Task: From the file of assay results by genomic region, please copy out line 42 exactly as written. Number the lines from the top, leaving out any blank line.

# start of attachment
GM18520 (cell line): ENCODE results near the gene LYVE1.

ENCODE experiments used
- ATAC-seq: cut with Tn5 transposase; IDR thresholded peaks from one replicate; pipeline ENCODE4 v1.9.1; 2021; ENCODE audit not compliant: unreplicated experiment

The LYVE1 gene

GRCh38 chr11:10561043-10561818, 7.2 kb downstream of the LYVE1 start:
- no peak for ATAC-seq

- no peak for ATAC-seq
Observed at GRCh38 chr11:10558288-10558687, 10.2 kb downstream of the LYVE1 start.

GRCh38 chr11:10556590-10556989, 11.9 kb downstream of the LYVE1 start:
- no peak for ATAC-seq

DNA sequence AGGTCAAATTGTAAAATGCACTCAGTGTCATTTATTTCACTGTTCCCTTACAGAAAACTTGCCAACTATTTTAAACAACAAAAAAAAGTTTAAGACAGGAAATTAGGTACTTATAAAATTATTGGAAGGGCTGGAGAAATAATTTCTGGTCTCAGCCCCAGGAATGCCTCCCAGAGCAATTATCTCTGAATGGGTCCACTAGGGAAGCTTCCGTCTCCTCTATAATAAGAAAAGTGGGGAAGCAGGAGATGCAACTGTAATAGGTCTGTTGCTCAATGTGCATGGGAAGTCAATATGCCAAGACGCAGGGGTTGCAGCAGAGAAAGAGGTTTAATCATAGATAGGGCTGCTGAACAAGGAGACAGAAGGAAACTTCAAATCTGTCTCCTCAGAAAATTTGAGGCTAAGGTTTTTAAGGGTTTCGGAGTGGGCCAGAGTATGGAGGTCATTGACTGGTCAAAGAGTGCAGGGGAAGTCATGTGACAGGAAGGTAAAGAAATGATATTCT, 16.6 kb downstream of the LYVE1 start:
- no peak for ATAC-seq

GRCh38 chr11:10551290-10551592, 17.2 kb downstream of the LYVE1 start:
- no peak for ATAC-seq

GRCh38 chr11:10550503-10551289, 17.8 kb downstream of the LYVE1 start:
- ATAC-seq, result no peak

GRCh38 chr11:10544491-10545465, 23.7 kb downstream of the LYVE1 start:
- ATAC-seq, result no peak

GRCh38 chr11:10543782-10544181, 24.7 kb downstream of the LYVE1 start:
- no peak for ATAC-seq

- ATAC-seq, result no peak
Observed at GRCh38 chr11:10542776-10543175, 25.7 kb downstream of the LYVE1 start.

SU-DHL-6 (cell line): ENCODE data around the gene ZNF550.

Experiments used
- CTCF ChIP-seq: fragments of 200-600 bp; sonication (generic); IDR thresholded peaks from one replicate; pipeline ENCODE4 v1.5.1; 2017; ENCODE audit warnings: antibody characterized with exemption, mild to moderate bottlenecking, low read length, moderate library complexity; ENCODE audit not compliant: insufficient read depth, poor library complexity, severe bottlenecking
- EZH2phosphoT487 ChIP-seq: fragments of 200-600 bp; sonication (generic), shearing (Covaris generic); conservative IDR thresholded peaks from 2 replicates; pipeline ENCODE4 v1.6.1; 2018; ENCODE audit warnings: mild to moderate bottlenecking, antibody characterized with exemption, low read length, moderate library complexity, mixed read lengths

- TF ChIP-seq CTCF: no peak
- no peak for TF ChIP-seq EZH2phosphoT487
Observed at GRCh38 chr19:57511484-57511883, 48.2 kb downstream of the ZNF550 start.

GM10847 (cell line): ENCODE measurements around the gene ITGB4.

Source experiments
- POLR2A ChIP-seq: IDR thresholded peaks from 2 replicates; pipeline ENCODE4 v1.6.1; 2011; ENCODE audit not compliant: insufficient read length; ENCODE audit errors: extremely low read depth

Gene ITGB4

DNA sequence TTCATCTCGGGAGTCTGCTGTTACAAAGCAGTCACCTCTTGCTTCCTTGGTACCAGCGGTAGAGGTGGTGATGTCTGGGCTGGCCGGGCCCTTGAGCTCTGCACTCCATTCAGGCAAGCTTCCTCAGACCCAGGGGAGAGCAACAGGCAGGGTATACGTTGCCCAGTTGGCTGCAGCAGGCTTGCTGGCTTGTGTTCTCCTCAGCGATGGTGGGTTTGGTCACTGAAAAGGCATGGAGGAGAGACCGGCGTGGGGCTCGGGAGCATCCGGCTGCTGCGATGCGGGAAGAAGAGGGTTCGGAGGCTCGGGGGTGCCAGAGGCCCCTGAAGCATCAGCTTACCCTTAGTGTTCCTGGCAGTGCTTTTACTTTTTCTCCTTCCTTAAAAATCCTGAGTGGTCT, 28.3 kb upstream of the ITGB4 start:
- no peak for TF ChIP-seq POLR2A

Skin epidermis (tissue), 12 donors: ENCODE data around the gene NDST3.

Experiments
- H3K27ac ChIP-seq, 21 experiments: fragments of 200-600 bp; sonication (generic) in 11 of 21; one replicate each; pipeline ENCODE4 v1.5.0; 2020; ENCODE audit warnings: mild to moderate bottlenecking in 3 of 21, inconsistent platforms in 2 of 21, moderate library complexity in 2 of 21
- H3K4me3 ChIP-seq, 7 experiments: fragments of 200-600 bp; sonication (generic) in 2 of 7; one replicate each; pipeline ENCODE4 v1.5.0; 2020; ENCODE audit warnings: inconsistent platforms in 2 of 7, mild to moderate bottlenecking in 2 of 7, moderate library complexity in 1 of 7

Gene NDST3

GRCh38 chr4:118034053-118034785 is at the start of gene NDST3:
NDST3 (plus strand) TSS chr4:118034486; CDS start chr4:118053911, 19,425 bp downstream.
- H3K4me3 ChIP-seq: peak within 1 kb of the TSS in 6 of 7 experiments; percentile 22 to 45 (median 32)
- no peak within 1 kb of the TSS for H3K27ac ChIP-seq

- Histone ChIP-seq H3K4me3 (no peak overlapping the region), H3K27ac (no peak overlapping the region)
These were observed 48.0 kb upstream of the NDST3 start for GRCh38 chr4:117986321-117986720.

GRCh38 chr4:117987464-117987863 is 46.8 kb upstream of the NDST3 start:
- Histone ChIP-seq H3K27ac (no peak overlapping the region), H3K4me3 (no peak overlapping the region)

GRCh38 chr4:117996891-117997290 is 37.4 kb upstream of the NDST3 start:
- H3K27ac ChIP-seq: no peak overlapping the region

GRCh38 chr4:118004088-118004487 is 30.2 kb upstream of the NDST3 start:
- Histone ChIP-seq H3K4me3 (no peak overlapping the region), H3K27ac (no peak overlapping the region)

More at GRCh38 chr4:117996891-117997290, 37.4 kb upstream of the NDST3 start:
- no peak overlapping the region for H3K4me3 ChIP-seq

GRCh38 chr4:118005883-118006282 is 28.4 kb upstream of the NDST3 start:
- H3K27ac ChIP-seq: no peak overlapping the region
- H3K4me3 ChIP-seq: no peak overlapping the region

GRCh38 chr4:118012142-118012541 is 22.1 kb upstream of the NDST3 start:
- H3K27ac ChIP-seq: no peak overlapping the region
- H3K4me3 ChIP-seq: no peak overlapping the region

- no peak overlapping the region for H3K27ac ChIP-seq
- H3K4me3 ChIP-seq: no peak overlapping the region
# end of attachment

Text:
NDST3 (plus strand) TSS chr4:118034486; CDS start chr4:118053911, 19,425 bp downstream.